I mentioned earlier that I had been writing poetry since the age of seven. This was with the support of my mother, who read literature of all sorts to me from an early age. That would probably have happened even had there been no war and we had stayed in Belgium.

            My own writing, and contemporary poetry, were already of central importance to me by the time my parents returned to Belgium. I think that if I had been brought up in Belgium I would probably still have been an artist, but maybe a painter or sculptor rather than a poet.


LV. You have quite a number of wonderful poems about a life partner. Tenderness is by far your forte. The poems about childhood are also very intense. But you have written none about motherhood. What has your life been so far, what is it now?


AC. Motherhood enters my poems through my mother. I have not myself had children but did experience being a dearly-loved child.

            Love has several times been of importance to me but could not, until I met my husband, lead to marriage. I have now been married for over thirty years and my marriage is of great importance to me. Walt and I live on a smallholding, surrounded by animals, and live very simply from day to day.


LV. You write with an air of neutrality, as if you were hiding behind the page. You refuse to lend plot to your lines. Their movement is solely one of ideas. The emotions are stifled, as if you were afraid of revealing your vulnerability. How did you reach this formula of strong, intellectual poetry?


AC. I am more focused on my relationship with the world around me than on people, though there are people I love and admire and would give my life for.

            Personal happiness is always at risk. Ultimately, each of us is alone. At that point, whenever it comes, it is what we feel about the world that matters most. The world is always there and we need above all to grasp the significance of our place in it. But not only intellectually – intuitively. The human intellect is there to help us avoid gross stupidities, including social/religious antagonisms, and to make space for intuition to work in. Homo sapiens can sometimes experience a sense of being at one with the force that creates life. The mystics of all religions have tried to express this. The danger lies in trying to express that experience in culturally and historically limited words, over which we may later come to fight.

            I recently I wrote some autobiographical poems, which I may not have sent you, and I attach them here. But there are also in Timeslips ‘Poems of Memory’ which don’t fit your description. If my emotions are ‘stifled’, where did you find the ‘tenderness;’ you refer to above?


LV. You also paint, I understand. What do you like to paint? Your landscapes – in poetry – are remarkably neat, as if drawn in words. And yet your poems are not easy to visualize, because of their intellectual tension. Your mind is like a tight wire, which you walk while you write. Why is the poem such a place of desperate intensity with you?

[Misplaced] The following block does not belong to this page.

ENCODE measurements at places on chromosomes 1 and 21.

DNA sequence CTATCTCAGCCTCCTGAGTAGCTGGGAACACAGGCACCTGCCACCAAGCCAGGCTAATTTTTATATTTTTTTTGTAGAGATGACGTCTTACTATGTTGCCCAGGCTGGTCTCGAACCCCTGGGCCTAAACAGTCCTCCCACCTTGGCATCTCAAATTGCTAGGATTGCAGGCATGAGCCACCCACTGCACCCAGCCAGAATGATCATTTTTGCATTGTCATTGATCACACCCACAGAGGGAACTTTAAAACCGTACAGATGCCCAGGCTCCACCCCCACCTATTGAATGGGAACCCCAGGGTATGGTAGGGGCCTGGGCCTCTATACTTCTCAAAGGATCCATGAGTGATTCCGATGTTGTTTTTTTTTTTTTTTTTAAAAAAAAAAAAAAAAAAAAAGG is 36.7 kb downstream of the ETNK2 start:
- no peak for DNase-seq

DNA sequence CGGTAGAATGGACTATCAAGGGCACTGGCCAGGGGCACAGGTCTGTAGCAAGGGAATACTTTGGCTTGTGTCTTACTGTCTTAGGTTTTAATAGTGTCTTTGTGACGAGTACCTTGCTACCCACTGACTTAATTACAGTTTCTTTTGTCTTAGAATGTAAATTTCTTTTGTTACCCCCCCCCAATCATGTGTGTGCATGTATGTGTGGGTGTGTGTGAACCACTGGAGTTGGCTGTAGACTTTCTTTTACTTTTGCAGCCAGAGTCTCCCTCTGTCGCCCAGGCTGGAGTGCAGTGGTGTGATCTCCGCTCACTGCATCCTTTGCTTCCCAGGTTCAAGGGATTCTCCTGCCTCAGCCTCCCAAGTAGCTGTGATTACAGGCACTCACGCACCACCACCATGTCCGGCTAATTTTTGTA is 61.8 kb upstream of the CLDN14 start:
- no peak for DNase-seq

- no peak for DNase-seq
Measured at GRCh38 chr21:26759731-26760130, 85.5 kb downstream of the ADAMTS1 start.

AC. I have always been able to draw and sculpt. A talent perhaps inherited from both parents. My subjects? Animals, human figures, forms in nature – above all, the mysterious wonder of line as it emerges from the hand. It may be that, because my father was a visual artist and a strong personality, I felt freer, rather early on, while living at home, to develop as a poet. In the Cluysenaar family, there is a history of the sons getting away from the fathers in order to develop their art. And moreover, I am an only child and knew my father had wanted a son. By the time I lived alone in Dublin, as a student of literature, the direction was probably set. I have done some drawing since, especially after I retired from academic life, but my skills are less developed in that area, especially when it comes to handling colour.

            Now, the poem is where my life is – bound to be a place of tension, where survival is in question! So I think that the poem is not a place where there is no feeling. Your question might rather be, perhaps, what kind of feeling?

            I remember hearing about a poet in one of the concentration camps who knew that his poems would not survive. A friend who did survive said that this man continued to write because the process was central to his existence. I am reminded too of the psychiatrist Viktor Frankel’s account of those who survived Auschwitz with him – he observed that those who were able to develop ‘spiritual freedom’ and appreciate nature in such circumstances were those most likely to survive.


LV. You must hate confessional poetry, considering that all your poems in Timeslips (New and selected poems, 1997) reject any description of your own life openly. Your experience is veiled in your thought. I have noticed this to be a Desperado (my term for Postmodernism) trait: the poet takes refuge in a remote literary landscape, in myth, in science, anything but his own life turning into words. I confess I am a great lover of poetic confession. Do you consider that to be the wrong expectation of poetry?


AC. I am not at all averse to poetry exploring personal experience so long as I sense it’s honesty and an absence of any ‘look at me’ tone (any emotional one-up-manship). My favourable review of Myra Schneider’s poetry would illustrate that, as does I think my editorship of poetry for Scintilla. But I am also delighted by poetry that explores our sense of the world, as the later Wallace Stevens does.

            In my poems, I hope moments of my life do ‘turn into words’ (I am moved by Rilke’s comment on turning the world – which includes ourselves – into poetry). But, to achieve that, it is not necessary I think to look inwards rather than outwards – we are after all matter become conscious and can see realities whether we look in on ourselves or out at the world. We are always present in whatever we see.